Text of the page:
After all, with Drama constantly working and Turtle always hanging out with Jamie-Lynn, the one person Vince has always been able to rely on is Eric. That’s all about to change, however, now that Eric has agreed to sublet a house from one of Sloan’s friends. Why he’d want to live in that house for only a year is beyond me, but Eric clearly understands that if he ever hopes to get a second chance with Sloan, he’s going to have to be a little more independent. Vince doesn’t seem to have a problem with it at the time, but now that he sees just how lonely life could be without anyone there to keep him company, it might just force him to reassess his bachelor lifestyle.

Meanwhile, with Vince back in the industry’s good graces, Ari is having the time of his life alongside his new partner-in-crime, Andrew, who’s settled into the agency quite well with a string of new clients. (Of course, if the writers knew that “My Name Is Earl” would be cancelled mere months after the episode was filmed, they probably would have chosen a different client for him to sign.) Okay, so maybe business isn’t exactly booming, but that doesn’t stop Lloyd from demanding his long-awaited promotion. Ari finally gives in to Lloyd’s constant bickering and offers him a deal: do whatever he says for 100 days and he’ll make him an agent. I’m really hoping Ari doesn’t follow through, though, because while Lloyd certainly deserves the promotion, the show would be better off maintaining that dynamic. It’s worked this long, so why mess with a good thing?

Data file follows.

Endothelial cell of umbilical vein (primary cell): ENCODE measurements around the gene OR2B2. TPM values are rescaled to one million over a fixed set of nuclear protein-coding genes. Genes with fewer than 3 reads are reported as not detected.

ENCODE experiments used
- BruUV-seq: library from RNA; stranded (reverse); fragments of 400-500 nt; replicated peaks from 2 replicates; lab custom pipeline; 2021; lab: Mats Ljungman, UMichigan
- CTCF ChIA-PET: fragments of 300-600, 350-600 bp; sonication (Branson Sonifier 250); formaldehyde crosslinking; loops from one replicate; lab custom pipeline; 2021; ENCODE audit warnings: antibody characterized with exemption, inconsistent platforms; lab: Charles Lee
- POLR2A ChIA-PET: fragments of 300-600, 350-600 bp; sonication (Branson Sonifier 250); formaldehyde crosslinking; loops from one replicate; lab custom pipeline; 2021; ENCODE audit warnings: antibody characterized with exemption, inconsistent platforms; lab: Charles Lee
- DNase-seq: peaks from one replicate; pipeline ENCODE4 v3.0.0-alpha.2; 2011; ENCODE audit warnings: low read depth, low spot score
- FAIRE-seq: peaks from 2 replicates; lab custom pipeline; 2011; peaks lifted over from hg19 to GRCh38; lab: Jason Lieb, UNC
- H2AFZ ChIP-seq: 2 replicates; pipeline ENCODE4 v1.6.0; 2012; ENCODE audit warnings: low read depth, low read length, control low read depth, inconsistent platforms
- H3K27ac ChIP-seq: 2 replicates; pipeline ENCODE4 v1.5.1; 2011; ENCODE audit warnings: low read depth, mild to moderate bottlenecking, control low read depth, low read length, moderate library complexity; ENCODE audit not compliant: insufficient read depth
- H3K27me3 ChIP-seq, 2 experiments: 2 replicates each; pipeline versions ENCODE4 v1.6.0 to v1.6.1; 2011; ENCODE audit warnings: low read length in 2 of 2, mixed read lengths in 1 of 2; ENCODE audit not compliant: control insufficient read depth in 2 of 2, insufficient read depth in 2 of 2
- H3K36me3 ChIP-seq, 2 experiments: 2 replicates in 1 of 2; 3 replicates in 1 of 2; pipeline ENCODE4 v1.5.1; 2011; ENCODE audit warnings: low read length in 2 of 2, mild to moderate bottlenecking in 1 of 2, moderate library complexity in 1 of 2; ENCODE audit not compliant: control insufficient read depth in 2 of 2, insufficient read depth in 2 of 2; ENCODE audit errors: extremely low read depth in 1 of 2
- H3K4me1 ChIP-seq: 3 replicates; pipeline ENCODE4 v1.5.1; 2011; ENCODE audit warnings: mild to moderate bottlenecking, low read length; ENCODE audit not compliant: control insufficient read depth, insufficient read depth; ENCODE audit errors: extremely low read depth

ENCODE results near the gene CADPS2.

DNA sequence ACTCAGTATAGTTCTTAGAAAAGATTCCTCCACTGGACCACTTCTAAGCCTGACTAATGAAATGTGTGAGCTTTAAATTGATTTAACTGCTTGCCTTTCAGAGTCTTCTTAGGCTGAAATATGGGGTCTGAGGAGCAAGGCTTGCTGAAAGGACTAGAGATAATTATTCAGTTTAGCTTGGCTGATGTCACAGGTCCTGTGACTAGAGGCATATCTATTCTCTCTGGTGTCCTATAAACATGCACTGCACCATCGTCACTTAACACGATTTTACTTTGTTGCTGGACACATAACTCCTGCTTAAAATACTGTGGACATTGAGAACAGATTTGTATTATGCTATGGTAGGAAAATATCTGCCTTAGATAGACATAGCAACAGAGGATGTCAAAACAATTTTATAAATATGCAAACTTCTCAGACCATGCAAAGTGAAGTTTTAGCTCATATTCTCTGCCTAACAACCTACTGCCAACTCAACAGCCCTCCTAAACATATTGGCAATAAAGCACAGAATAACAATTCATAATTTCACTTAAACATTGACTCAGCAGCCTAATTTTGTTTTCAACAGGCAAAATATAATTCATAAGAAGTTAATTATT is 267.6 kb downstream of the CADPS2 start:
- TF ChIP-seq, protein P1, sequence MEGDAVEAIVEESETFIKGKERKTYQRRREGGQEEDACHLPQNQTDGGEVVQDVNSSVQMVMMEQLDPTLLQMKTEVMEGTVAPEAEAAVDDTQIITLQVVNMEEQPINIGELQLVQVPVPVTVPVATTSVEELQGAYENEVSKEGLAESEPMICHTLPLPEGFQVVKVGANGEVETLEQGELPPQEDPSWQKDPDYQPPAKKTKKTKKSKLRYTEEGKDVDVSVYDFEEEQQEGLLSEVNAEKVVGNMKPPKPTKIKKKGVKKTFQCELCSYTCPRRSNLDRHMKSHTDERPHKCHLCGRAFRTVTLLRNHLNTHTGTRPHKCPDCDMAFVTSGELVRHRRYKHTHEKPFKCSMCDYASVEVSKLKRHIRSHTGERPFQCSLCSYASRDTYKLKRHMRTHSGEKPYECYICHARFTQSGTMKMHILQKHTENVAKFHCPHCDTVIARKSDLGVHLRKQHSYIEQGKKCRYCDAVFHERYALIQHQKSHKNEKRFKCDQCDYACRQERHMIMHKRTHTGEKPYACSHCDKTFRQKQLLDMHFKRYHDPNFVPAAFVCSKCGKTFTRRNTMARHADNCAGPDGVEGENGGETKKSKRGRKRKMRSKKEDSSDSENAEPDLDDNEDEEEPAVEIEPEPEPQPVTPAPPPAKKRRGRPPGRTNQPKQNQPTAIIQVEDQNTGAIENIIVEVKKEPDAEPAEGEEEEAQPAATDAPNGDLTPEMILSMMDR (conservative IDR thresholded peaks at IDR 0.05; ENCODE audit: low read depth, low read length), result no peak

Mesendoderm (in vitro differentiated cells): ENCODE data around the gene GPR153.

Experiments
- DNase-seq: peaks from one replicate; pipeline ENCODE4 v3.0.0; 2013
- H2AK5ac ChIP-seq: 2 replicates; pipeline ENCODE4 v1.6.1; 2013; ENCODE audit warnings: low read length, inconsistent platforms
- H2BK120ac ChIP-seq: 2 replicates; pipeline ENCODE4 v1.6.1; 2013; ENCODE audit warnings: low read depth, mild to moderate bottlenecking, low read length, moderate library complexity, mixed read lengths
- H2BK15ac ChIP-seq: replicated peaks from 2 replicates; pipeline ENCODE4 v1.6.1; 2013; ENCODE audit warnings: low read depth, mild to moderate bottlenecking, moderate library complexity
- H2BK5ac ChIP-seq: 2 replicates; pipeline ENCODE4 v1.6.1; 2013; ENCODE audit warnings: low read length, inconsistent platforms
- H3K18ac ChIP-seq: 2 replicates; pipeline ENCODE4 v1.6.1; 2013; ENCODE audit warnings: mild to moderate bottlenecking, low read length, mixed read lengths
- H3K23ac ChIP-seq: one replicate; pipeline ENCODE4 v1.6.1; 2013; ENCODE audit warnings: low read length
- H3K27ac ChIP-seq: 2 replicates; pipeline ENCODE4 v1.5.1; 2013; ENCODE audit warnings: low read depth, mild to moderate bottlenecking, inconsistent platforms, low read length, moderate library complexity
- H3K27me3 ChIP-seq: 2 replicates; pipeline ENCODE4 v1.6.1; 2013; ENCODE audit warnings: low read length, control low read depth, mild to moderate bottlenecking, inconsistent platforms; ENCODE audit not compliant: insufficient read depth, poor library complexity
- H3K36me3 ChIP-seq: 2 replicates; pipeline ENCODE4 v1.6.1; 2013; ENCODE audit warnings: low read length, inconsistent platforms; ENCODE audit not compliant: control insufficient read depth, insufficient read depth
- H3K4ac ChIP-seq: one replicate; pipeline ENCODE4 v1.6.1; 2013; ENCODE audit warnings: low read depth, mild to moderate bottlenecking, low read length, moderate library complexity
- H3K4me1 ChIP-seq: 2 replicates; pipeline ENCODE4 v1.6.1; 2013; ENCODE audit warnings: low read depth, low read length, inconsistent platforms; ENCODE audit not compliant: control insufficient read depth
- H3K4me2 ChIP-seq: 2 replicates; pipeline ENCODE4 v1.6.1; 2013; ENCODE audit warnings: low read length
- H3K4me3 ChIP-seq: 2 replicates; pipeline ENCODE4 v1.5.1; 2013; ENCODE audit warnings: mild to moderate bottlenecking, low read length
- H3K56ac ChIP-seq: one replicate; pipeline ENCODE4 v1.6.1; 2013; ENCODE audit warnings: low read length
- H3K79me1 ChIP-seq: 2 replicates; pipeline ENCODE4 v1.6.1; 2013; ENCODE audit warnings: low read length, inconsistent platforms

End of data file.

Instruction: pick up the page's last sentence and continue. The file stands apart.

Related Posts